What Fr. Pat Cosgrove started in anger is ending in communion. Chalice, the Catholic Canadian child sponsorship agency, has matured into a real partner to help feed poor communities in Africa, Latin America, Asia, Haiti and Ukraine.
Fifty years ago Len Kraemer was young, strong, intelligent and rural, which is why he was helping bring in a crop of hay on the family farm near Walkerton, Ont. As he jammed his gloves on harder and lifted bales of hay under the afternoon sun, young Kraemer started thinking about Africa.
More than 840,000 Canadians got food from a food bank in March this year. That isn’t the number who needed food they couldn’t afford. It’s just the number who swallowed their pride and figured out when and where they could collect a box of groceries consisting for the most part of stuff grocery shoppers didn’t want for themselves.
Dr. Mona-Lee Feehan, author of the recently released marriage preparation book What God Has Joined: Preparing for Marriage in the Catholic Church, published by Novalis, is a faculty member at St. Stephen’s College in Edmonton. With marriage to be such an important topic at the Synod on the family, she was recently interviewed about her ministry and offered advice for new couples.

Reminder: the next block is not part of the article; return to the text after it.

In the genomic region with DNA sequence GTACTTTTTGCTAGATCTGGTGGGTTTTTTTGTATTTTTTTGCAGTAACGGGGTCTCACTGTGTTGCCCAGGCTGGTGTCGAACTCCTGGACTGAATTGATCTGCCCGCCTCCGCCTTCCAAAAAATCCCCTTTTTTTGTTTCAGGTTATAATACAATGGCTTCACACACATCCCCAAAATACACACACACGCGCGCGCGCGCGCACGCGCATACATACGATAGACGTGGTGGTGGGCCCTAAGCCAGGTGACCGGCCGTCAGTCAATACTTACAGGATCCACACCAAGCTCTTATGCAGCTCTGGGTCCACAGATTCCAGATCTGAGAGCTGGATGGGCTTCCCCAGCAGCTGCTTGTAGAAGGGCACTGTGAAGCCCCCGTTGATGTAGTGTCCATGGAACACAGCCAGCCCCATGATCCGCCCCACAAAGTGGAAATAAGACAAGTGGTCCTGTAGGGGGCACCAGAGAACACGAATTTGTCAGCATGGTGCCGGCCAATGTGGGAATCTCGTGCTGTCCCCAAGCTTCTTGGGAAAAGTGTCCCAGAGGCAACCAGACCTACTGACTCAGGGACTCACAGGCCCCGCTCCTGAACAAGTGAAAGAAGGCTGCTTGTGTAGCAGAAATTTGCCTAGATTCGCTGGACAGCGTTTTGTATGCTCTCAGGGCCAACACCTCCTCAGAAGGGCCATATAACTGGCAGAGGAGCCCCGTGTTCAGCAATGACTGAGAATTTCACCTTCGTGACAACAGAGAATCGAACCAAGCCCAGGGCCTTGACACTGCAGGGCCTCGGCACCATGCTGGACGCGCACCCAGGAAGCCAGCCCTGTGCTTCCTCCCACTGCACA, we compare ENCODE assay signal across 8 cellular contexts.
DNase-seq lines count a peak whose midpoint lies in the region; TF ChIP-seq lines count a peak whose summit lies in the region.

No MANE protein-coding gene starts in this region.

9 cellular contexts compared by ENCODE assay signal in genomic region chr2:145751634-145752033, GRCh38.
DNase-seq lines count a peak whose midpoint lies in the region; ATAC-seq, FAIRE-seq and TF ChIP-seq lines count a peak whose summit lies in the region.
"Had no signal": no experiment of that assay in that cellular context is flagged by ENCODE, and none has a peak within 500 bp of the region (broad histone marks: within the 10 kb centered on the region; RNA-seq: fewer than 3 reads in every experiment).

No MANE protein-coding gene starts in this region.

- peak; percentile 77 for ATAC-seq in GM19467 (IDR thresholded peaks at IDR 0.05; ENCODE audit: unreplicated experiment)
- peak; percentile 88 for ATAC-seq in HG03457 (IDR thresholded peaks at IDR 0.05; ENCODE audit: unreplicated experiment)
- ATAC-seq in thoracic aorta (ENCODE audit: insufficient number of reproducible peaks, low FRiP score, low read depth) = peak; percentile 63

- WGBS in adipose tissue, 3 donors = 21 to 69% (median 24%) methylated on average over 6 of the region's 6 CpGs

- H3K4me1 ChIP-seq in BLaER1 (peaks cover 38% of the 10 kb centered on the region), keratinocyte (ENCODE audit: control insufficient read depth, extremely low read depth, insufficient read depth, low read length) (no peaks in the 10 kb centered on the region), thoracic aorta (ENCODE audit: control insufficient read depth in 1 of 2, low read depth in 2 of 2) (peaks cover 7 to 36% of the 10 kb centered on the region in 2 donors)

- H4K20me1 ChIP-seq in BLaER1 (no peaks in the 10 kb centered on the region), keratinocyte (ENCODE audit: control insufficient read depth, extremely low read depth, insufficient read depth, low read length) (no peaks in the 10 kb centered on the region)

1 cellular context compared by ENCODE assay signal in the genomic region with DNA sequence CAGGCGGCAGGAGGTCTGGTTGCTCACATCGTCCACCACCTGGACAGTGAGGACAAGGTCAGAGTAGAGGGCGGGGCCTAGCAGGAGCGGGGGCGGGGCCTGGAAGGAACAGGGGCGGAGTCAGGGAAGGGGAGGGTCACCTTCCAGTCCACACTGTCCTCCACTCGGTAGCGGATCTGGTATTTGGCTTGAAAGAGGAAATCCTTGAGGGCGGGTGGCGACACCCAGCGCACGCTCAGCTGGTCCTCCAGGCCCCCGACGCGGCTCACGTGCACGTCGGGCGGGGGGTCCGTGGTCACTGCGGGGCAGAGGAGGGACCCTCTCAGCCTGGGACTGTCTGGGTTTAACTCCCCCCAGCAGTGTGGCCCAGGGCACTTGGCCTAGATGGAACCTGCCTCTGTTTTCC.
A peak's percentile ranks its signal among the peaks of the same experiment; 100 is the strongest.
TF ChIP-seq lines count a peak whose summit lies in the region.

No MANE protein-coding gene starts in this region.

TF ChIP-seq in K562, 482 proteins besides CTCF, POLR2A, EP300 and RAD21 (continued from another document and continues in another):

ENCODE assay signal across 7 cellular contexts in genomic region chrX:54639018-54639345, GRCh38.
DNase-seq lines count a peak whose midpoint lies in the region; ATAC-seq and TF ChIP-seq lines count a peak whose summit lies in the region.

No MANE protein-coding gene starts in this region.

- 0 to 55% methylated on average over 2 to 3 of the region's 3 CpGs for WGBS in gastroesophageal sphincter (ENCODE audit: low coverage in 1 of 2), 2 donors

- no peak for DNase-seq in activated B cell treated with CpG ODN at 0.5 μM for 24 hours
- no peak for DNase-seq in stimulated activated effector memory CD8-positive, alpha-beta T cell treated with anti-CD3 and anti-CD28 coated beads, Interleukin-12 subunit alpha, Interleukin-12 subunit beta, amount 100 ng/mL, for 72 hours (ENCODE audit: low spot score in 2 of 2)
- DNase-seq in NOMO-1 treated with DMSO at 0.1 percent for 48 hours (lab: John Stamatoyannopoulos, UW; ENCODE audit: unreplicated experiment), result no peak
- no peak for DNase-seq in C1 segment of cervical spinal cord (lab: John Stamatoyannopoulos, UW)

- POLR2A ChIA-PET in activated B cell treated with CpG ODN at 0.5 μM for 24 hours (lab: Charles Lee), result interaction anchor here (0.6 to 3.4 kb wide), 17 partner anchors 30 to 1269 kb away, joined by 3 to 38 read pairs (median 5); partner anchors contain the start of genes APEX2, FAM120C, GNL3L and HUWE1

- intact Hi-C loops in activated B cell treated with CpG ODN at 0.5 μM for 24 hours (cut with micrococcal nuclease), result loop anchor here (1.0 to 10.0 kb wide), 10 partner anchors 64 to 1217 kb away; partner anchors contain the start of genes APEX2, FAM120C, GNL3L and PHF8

In advance of the Synod on the Family, four Canadian bishops spoke at the recent bishops’ plenary meeting in Beaupré, Que., about marriage and family challenges in their respective dioceses. Using the Synod’s working document Instrumentum Laboris as their guide, they provided an insightful look at how the issue takes many shapes in the Canadian Church. Below are snapshots of their comments.
There’s not a lot of wiggle room in what Jesus had to say about divorce in the Gospel of Mark.
The Church is gathering many of the world’s bishops in October to start talking about how the Christian life is really lived. They will meet in the Vatican at an extraordinary Synod of Bishops convened by Pope Francis to start to address the pastoral challenges of family life.
L'Arche has been with us for 50 years. A half century ago, in a very different world, Jean Vanier started something in the French countryside that has made the whole world think about what it means to be human, what we owe to our humanity and how we care for the broken and fragile among us. Fifty years of kindness and care, hope and humanity is worth celebrating.